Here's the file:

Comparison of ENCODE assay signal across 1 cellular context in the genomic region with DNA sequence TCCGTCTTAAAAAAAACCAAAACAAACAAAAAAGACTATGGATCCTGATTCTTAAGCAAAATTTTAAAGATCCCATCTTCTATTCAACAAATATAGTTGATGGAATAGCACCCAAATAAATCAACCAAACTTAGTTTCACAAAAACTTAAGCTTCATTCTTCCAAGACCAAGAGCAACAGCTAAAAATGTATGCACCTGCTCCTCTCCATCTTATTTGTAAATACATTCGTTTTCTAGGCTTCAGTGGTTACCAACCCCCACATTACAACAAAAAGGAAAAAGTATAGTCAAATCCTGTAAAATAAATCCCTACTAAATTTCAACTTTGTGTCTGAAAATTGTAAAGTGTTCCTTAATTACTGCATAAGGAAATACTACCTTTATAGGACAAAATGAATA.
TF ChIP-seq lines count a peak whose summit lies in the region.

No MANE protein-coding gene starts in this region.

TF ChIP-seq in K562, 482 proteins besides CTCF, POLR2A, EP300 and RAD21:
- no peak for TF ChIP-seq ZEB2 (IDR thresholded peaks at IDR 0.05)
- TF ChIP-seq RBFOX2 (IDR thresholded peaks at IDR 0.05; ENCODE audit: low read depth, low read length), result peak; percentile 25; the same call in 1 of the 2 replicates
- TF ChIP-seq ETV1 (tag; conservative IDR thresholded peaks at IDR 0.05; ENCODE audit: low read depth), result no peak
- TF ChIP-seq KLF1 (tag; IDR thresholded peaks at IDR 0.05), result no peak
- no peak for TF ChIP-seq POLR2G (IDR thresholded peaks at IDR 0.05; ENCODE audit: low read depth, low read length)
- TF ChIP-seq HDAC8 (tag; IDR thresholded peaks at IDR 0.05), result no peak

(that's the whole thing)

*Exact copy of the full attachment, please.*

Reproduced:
Comparison of ENCODE assay signal across 1 cellular context in the genomic region with DNA sequence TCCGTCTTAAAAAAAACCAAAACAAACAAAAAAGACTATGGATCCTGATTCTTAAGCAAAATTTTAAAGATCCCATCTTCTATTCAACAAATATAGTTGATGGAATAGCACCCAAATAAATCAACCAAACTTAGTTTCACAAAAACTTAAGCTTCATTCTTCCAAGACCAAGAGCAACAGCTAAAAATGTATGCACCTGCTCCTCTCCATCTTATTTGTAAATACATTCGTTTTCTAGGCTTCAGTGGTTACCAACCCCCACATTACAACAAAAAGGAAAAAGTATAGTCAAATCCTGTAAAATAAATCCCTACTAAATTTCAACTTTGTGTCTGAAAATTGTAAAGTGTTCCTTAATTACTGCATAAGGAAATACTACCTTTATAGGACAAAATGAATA.
TF ChIP-seq lines count a peak whose summit lies in the region.

No MANE protein-coding gene starts in this region.

TF ChIP-seq in K562, 482 proteins besides CTCF, POLR2A, EP300 and RAD21:
- no peak for TF ChIP-seq ZEB2 (IDR thresholded peaks at IDR 0.05)
- TF ChIP-seq RBFOX2 (IDR thresholded peaks at IDR 0.05; ENCODE audit: low read depth, low read length), result peak; percentile 25; the same call in 1 of the 2 replicates
- TF ChIP-seq ETV1 (tag; conservative IDR thresholded peaks at IDR 0.05; ENCODE audit: low read depth), result no peak
- TF ChIP-seq KLF1 (tag; IDR thresholded peaks at IDR 0.05), result no peak
- no peak for TF ChIP-seq POLR2G (IDR thresholded peaks at IDR 0.05; ENCODE audit: low read depth, low read length)
- TF ChIP-seq HDAC8 (tag; IDR thresholded peaks at IDR 0.05), result no peak